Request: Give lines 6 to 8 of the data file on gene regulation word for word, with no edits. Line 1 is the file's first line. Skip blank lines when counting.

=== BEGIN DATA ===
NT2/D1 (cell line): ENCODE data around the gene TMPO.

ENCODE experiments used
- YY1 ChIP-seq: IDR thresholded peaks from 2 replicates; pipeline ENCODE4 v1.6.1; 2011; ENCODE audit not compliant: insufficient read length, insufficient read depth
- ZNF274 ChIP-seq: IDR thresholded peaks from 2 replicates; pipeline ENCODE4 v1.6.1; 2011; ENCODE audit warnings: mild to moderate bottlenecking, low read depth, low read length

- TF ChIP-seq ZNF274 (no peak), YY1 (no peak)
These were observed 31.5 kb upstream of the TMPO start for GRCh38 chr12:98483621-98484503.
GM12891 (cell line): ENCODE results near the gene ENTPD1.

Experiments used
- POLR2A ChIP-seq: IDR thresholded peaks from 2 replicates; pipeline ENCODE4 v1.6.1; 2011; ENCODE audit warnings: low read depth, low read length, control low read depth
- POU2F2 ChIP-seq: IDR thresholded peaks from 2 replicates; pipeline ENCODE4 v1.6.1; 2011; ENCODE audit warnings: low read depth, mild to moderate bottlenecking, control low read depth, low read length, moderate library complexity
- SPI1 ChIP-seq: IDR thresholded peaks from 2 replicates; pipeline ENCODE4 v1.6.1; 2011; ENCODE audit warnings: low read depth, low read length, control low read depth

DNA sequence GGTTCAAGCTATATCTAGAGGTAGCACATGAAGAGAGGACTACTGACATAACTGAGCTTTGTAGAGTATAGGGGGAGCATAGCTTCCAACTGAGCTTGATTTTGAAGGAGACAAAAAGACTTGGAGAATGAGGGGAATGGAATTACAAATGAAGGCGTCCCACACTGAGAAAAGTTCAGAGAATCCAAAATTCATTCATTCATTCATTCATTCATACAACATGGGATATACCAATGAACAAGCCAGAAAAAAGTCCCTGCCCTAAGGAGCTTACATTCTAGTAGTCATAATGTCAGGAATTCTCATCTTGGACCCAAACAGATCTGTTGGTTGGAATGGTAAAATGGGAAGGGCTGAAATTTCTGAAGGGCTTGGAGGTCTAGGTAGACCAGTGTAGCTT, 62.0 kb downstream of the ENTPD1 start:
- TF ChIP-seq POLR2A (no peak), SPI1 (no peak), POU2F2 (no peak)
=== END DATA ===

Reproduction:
These were observed 31.5 kb upstream of the TMPO start for GRCh38 chr12:98483621-98484503.
GM12891 (cell line): ENCODE results near the gene ENTPD1.

Experiments used